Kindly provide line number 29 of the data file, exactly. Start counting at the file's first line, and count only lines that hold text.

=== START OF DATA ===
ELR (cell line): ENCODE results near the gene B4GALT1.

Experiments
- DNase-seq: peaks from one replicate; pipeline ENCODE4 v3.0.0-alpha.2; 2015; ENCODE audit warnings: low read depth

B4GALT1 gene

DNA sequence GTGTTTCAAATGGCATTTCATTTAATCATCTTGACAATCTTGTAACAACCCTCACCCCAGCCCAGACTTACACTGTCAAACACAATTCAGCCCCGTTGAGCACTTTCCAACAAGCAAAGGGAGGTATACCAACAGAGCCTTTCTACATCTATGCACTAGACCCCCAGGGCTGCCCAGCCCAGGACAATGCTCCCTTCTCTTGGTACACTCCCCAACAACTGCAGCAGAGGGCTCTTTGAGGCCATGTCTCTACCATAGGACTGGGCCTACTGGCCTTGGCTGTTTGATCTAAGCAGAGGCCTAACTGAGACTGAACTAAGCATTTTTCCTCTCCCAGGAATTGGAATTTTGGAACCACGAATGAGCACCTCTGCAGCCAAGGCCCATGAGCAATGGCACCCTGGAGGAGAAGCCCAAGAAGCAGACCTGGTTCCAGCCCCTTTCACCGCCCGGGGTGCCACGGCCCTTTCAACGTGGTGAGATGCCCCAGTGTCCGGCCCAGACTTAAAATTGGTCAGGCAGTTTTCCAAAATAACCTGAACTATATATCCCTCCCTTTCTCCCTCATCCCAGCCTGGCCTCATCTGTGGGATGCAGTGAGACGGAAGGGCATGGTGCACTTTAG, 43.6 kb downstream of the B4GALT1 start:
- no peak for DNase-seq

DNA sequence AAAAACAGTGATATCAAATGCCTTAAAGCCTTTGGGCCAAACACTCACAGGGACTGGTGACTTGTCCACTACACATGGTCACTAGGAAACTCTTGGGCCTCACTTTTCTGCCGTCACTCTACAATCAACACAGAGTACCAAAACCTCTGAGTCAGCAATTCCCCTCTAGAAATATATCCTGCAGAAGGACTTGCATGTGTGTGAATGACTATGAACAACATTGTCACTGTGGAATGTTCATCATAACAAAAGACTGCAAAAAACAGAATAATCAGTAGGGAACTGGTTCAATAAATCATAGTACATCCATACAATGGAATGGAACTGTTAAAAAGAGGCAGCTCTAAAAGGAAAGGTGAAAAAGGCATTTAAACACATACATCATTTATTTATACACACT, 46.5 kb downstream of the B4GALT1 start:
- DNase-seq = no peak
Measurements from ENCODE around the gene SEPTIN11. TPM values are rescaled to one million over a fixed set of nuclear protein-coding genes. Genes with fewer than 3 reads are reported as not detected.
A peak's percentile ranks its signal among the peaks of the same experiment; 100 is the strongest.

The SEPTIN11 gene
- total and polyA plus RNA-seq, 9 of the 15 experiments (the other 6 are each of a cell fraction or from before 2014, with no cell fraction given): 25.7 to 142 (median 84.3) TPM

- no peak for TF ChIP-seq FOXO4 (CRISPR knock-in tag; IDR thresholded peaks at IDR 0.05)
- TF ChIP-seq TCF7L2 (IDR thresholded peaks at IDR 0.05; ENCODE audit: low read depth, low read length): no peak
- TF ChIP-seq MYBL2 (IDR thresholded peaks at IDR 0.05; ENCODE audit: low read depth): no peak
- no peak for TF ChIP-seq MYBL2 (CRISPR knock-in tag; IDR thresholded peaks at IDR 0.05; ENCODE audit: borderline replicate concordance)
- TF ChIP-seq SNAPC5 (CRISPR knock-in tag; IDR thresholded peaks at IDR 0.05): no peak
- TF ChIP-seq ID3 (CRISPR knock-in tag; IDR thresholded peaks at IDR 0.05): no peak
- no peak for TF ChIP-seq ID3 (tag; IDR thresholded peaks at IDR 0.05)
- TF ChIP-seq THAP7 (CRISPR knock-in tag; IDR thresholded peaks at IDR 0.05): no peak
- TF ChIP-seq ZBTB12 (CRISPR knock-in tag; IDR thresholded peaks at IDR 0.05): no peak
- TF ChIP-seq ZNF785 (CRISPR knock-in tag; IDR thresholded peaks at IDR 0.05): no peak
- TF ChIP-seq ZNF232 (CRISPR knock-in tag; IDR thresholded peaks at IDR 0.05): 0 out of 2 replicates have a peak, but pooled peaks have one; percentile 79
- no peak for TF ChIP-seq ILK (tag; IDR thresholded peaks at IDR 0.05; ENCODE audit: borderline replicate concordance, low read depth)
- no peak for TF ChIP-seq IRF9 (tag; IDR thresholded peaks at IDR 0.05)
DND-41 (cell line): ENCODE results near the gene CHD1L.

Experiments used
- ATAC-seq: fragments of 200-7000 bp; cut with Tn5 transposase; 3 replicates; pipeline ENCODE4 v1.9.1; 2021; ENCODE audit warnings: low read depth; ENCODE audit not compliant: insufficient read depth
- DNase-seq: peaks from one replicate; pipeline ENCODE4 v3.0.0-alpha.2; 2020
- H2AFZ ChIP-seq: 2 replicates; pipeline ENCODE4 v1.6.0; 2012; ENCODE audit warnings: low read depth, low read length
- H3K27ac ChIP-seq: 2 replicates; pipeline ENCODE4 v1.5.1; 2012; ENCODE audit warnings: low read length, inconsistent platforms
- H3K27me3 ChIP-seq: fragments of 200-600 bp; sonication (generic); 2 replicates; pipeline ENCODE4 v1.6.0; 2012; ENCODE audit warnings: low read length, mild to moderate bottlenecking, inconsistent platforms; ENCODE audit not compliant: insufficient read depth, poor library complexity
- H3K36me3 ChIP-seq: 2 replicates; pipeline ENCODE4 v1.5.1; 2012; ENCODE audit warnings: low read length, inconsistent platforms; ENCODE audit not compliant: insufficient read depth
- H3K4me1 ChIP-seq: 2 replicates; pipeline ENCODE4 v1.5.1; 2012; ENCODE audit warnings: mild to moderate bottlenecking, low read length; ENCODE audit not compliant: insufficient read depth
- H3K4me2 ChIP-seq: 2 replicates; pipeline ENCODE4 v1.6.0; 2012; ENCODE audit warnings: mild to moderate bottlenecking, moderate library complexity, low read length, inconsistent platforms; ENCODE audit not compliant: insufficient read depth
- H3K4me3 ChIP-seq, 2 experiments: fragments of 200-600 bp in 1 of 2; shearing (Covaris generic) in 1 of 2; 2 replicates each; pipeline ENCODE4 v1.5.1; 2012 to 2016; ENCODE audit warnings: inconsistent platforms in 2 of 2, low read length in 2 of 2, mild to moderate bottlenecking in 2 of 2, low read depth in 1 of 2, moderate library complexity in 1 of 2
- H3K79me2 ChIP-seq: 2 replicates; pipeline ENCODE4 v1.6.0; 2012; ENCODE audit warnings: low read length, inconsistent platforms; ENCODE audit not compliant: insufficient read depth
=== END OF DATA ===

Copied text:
- DNase-seq: peaks from one replicate; pipeline ENCODE4 v3.0.0-alpha.2; 2020